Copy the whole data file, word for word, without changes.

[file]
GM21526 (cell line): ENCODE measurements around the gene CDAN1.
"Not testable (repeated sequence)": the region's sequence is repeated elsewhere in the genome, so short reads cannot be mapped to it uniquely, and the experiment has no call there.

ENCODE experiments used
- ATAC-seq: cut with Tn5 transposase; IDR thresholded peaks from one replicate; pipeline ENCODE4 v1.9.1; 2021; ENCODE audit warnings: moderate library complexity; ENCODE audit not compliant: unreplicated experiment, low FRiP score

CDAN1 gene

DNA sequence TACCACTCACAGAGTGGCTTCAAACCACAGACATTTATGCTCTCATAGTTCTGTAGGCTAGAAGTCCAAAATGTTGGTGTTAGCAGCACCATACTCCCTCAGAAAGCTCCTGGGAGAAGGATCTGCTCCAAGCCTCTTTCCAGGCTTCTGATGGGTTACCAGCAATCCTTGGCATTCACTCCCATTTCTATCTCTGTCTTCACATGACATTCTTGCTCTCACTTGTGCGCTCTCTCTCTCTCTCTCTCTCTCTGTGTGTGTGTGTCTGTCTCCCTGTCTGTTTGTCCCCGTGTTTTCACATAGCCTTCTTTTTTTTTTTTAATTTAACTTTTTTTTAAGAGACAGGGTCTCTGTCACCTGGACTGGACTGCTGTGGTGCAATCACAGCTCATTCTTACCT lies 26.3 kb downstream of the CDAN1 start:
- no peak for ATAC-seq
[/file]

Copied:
GM21526 (cell line): ENCODE measurements around the gene CDAN1.
"Not testable (repeated sequence)": the region's sequence is repeated elsewhere in the genome, so short reads cannot be mapped to it uniquely, and the experiment has no call there.

ENCODE experiments used
- ATAC-seq: cut with Tn5 transposase; IDR thresholded peaks from one replicate; pipeline ENCODE4 v1.9.1; 2021; ENCODE audit warnings: moderate library complexity; ENCODE audit not compliant: unreplicated experiment, low FRiP score

CDAN1 gene

DNA sequence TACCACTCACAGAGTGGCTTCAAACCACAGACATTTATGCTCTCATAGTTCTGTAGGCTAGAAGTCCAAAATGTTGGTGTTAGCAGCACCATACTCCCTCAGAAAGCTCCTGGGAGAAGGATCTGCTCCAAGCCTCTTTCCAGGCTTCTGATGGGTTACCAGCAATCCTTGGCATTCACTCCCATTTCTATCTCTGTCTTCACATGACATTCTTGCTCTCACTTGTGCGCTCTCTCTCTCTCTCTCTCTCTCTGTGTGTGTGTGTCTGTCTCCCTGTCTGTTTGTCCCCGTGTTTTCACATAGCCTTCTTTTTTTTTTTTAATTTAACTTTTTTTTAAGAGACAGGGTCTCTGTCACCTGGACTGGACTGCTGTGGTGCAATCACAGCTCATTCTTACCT lies 26.3 kb downstream of the CDAN1 start:
- no peak for ATAC-seq